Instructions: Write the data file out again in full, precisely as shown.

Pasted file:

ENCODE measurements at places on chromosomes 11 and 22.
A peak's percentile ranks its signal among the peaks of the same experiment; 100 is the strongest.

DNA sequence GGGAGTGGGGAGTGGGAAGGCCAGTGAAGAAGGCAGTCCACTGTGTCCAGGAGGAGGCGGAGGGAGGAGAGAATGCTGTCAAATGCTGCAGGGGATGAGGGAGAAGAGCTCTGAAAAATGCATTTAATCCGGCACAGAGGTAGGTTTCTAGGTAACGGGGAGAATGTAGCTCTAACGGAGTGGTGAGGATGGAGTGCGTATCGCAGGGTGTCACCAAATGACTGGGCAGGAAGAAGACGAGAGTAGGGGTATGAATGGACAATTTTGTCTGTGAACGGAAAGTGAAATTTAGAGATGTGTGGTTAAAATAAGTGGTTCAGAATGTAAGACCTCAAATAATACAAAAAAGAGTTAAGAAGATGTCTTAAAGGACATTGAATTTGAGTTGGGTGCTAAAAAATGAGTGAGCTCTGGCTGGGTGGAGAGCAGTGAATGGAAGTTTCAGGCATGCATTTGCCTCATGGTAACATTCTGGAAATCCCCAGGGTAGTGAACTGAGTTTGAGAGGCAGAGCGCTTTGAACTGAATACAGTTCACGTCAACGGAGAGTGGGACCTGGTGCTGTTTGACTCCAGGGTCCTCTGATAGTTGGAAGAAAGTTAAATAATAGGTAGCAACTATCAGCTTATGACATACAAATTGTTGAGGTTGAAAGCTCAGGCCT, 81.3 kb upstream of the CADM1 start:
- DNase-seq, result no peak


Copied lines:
ENCODE measurements at places on chromosomes 11 and 22.
A peak's percentile ranks its signal among the peaks of the same experiment; 100 is the strongest.

DNA sequence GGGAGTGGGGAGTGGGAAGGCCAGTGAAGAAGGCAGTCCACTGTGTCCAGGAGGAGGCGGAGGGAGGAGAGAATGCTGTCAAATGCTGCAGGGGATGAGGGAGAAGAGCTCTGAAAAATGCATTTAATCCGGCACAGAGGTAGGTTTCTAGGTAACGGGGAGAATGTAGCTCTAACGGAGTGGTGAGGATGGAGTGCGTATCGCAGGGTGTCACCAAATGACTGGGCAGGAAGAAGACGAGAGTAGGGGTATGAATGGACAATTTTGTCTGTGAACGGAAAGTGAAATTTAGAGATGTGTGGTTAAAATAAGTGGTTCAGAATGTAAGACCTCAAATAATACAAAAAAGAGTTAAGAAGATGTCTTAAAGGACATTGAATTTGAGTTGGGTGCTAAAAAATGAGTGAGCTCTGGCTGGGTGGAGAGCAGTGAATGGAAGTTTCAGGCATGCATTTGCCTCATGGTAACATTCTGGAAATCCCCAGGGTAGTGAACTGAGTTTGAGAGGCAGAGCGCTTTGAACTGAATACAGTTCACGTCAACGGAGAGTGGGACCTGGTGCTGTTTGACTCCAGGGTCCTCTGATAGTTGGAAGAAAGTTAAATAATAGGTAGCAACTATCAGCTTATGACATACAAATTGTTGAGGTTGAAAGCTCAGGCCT, 81.3 kb upstream of the CADM1 start:
- DNase-seq, result no peak